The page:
The tracks on Saint Etienne Present Songs for a London Winter are all UK recordings from the 60s, a bit of easy listening, a bit of rock n' roll, a bit of jazz — all a bit different from same old Christmas songs blaring out of every available speaker right now.
The introductory track on the compilation by Nina and Frederick, Christmas Time in London Town, sets the mood splendidly. But my favourite track might be Give Us a Kiss for Christmas by the late, great Lionel Bart. Of course, this doesn't mean I'm condoning open displays of affection over Yuletide. There's a time and a place — and there's nothing wrong with a firm handshake under the mistletoe.
Rules - British Dining History
Any London Christmas shopping trip is incomplete without a visit to Rules, London oldest restaurant. Rules serves traditional British food, and quite simply the best steak and kidney pudding (steamed with oyster) to be found anywhere. The restaurant is a hub for lovers of game, much of it supplied by its own estate at Lartington in the High Pennines. The estate and restaurant act as stewards and guardians of traditional British produce and dishes — like pigs cheeks, shoulder of hare, braised pheasant — that are just not seen enough in British restaurants. Rules is rightly referred to as a heritage restaurant, part of the soft culture of Britain that can die away far more quickly than a building, and is harder to preserve.
Rules takes care to select their meat carefully, choosing breeds for flavour and provenance, and low-intensity farmers who value traditional husbandry over agro-chemical shortcuts. Slow food, basically.
Belted Galloway beef was recently introduced to the menu at Rules. The beef is supplied exclusively to Rules from Paul Coppen's herd in Gilmonby in the Pennines. Paul's herd has made a positive impact on the survival of this rare, indigenous breed. Belted Galloways are slow to mature and their beef is renowned for its excellent flavour.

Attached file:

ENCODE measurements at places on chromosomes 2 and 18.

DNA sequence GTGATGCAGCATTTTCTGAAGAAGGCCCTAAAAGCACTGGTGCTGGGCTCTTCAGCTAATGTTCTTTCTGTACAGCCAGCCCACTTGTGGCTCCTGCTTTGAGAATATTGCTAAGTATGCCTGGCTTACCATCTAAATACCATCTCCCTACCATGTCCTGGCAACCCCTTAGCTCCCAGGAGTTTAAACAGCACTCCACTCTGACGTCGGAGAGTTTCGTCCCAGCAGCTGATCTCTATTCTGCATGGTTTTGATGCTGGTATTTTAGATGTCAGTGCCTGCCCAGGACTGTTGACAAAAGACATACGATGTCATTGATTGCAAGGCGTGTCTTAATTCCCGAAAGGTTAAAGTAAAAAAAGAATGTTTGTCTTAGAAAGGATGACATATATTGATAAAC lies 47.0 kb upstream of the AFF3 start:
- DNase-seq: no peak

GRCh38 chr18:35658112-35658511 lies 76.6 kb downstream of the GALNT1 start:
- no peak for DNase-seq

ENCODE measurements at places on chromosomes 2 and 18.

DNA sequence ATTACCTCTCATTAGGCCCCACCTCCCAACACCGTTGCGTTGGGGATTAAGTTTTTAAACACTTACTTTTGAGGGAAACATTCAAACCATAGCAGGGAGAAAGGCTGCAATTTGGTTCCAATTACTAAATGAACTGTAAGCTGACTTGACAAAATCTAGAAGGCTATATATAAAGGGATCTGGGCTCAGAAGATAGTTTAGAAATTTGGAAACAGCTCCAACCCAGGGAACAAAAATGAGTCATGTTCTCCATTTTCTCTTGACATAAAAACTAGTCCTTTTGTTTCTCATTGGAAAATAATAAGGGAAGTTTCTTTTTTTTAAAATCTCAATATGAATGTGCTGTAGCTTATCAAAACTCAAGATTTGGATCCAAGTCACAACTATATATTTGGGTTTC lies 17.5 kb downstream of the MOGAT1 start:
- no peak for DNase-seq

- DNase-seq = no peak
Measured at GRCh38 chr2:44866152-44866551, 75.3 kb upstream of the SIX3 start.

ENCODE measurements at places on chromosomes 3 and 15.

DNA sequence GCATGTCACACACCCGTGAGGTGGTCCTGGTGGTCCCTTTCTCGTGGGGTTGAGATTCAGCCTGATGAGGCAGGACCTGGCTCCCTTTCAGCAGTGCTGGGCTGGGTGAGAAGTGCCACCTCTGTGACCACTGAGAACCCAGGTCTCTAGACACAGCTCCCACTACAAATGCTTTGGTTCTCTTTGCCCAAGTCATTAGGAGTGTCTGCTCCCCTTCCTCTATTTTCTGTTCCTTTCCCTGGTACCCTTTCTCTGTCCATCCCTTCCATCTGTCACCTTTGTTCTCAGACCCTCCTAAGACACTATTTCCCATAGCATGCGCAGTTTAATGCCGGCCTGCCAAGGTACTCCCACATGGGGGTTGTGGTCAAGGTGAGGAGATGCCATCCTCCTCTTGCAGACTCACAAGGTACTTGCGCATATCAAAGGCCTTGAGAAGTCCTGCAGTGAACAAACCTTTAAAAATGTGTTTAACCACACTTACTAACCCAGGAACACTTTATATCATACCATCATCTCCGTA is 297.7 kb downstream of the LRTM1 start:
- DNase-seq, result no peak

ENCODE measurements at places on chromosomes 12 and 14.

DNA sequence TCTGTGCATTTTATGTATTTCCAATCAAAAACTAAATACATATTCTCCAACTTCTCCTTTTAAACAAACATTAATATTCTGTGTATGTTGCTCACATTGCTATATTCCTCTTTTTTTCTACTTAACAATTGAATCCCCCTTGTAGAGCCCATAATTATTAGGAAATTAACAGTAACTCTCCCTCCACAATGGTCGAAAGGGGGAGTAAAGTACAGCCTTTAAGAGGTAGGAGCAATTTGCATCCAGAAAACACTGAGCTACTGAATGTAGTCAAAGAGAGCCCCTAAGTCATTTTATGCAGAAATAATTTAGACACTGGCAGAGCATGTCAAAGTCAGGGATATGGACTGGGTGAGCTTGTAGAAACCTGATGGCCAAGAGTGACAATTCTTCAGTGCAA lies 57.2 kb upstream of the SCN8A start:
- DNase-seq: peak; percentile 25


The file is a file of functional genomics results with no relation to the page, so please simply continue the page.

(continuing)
If you reserve time at Rules to take a break from the Christmas madness, do try one their house cocktails. Kate Middleton's 'Royal 29' is a rather butch-sounding mix of No.3 Gin, Pinky Vodka, Lillet and crystallised violet petals; A Kiss for Lillie is a thirst-quenching blend of King's Ginger, Cocchi Americano and champagne.
Personally, I am perfectly content with the draught Guinness served in silver tankards.
Friday, 18 December 2015
An old friend of The Tweed Pig recently got in touch to discuss the autumnal end of the tie spectrum. Any wintry tie collection will tend to include a game bird, being the season. Our friend's collection was no exception:
I have a very similar red pheasant tie in my own collection (seen above with Turnbull & Asser shirt, E. Tautz mac and Alan Paine tweed jacket — all UK made). The tie was made in the US by Brooks Brothers from an imported silk and wool twill, quite possibly from England, or maybe Italy — somewhere they produce good tie cloth anyway. Out it comes for country pubs and farmer's markets and other suitable occasions requiring squire-like drag.
If you are looking for a pheasant-themed accessory, the only reasonable option to a tie would be cufflinks. The Pheasant Head cufflinks below are made in London of hallmarked solid silver by Hersey Silversmiths (1955). The oval backs can be monogrammed.
The Famous Pheasant
Sticking to the pheasant theme, in whisky terms it's fair to say that the bird is not quite as famous as the grouse. But that might be changing. In 2014, the Cotswolds Distillery was established — their logo being a pheasant preparing either for fight or 'treading', by the looks of it, though I'm not wearing my glasses.